Different PSI from other tire

Discussion in 'Cycling Equipment' started by Caden, Jul 8, 2006.

  1. Caden

    Caden New Member

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    Confused: I'm replacing my came-with-the-bike Bontrager Select tire (just the rear one for now) with a Continental Ultra Gatorskin. Both are 700x25c. However, the old Bontrager says, "inflate to 100 psi" on the side whereas the new Continental says "max inflation 120 psi". This is an awful big difference. I don't want to pump to 120, get out in the Texas 100-degree heat, and pop it on a descent. Nor do I want to pump to 100 and pinch flat.

    What to do? Why the difference?
     
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  2. gclark8

    gclark8 New Member

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    How heavy is the rider??

    Max Inflation is just that, I run 100 front 110 rear on smooth surfaces, 85 front 95 rear on horrible bitumen, set them for your comfort. :cool:
     
  3. supergrill

    supergrill New Member

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  4. ABG

    ABG New Member

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    Yes, maximum inflation means just to never inflate above that pressure; it does not mean that's the best pressure to be at. In Texas I probably would never inflate it that high. Perhaps you would only want to inflate to 120 psi when you are riding with some damn speed-demons, such as at club cycling events, and need all the speed you can get. Though the difference may really just be superstition, because the difference between a road tire inflated to 100 psi and to 120 psi isn't a helluva lot.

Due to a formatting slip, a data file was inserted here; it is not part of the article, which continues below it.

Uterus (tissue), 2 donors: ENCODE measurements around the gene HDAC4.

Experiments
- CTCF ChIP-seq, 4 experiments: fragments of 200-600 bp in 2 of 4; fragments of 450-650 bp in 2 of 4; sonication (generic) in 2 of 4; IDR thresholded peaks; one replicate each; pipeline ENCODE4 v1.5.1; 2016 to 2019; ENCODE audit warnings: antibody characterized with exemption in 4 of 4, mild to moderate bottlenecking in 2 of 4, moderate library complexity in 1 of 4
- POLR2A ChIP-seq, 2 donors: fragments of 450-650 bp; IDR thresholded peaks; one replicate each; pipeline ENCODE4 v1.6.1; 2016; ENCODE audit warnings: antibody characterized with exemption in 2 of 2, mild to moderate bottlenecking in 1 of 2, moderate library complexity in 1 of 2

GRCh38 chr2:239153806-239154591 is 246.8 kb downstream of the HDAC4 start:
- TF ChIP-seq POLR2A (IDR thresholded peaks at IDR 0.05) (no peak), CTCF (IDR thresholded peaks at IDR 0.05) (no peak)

I actually recently bought a pair of Continental 25 mm tires myself, at REI. Not the expensive Gator ones, but just a pair of regular old slick-tread tires that cost $13 each. They had price-check machines in the store, and when I scanned the tires in there, there was also a detailed description. On the 120 max-psi ones, it said the RECOMMENDED pressure is 100 psi.

    Continental Tire also has a website that describes their tires in detail - it is here. It says that your tires have a max pressure of 120 psi and a recommended pressure of 95 psi. Hope this helps.
     
  5. Caden

    Caden New Member

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    Ah, thanks! I suppose I should have RTFM. :) I'm 145 pounds, btw (for the reader who asked). I may keep it at 100 psi just to match the front, and so as not to get too close to max what with the heat here..
     
  6. gclark8

    gclark8 New Member

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    At 145 you could safely run a bit lower, try to keep the front 5-10 below the rear. Why did you go for 25s and not 23s?
     
  7. Dave80

    Dave80 New Member